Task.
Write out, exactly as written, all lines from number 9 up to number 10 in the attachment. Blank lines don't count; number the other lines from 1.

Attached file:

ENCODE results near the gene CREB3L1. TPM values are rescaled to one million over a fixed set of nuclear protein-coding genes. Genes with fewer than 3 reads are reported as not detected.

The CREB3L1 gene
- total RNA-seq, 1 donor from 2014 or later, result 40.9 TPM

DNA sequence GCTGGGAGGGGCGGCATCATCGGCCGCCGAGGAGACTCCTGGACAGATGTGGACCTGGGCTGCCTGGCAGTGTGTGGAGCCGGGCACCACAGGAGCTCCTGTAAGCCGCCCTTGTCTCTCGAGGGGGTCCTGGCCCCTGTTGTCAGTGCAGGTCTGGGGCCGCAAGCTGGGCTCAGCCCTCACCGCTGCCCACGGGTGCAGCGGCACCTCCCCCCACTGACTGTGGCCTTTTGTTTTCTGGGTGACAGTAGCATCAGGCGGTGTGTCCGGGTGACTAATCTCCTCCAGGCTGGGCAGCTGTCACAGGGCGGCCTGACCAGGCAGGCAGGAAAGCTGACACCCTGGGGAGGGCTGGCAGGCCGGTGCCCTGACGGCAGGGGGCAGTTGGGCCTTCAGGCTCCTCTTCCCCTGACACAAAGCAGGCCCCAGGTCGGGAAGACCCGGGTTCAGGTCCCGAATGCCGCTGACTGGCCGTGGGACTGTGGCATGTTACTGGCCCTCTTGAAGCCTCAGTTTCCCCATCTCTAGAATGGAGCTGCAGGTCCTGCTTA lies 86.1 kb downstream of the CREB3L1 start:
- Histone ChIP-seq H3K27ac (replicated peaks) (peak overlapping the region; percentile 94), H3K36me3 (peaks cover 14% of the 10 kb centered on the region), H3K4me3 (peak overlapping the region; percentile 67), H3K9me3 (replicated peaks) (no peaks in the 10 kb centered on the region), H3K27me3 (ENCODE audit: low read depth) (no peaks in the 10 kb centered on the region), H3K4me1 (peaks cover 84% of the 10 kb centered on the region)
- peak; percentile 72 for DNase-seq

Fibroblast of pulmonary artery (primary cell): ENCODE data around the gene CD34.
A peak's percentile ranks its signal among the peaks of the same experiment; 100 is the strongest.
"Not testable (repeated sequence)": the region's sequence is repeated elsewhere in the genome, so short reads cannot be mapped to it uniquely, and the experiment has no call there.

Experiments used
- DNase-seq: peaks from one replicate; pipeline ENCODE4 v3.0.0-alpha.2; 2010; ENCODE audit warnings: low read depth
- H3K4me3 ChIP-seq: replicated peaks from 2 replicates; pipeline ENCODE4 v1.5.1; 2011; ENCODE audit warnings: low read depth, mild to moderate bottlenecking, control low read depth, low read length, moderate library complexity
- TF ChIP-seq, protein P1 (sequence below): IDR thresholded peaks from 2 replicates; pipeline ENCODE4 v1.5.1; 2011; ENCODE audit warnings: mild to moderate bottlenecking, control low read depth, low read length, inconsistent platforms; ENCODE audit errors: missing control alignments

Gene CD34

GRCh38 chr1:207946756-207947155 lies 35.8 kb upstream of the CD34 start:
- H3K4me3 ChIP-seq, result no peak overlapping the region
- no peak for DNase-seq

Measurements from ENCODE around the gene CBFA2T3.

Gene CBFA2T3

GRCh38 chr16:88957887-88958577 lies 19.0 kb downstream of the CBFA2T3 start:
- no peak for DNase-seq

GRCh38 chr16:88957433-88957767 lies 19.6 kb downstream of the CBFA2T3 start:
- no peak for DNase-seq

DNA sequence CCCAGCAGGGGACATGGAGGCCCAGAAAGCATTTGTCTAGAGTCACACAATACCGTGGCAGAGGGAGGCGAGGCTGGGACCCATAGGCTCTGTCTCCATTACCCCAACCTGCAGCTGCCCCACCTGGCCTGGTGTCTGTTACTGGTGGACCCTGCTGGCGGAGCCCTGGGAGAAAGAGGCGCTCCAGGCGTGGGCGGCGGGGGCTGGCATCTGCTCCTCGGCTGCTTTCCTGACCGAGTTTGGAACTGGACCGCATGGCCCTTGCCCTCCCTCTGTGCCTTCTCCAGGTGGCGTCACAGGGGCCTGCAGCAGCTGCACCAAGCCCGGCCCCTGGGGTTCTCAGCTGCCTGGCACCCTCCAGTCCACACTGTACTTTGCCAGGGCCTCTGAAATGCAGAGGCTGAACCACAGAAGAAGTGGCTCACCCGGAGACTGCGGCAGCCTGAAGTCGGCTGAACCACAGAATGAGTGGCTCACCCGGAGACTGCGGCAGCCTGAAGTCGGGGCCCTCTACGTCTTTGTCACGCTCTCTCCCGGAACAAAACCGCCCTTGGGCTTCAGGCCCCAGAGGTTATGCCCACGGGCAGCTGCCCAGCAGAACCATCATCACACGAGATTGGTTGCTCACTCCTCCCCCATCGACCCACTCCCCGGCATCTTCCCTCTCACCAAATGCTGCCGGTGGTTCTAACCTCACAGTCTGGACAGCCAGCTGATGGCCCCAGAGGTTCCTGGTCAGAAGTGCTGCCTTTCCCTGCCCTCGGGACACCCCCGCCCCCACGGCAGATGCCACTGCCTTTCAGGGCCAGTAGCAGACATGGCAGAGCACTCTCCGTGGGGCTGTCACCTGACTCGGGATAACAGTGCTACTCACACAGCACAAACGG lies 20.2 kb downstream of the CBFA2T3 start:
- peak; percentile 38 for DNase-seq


"Not testable (repeated sequence)": the region's sequence is repeated elsewhere in the genome, so short reads cannot be mapped to it uniquely, and the experiment has no call there.

Experiments used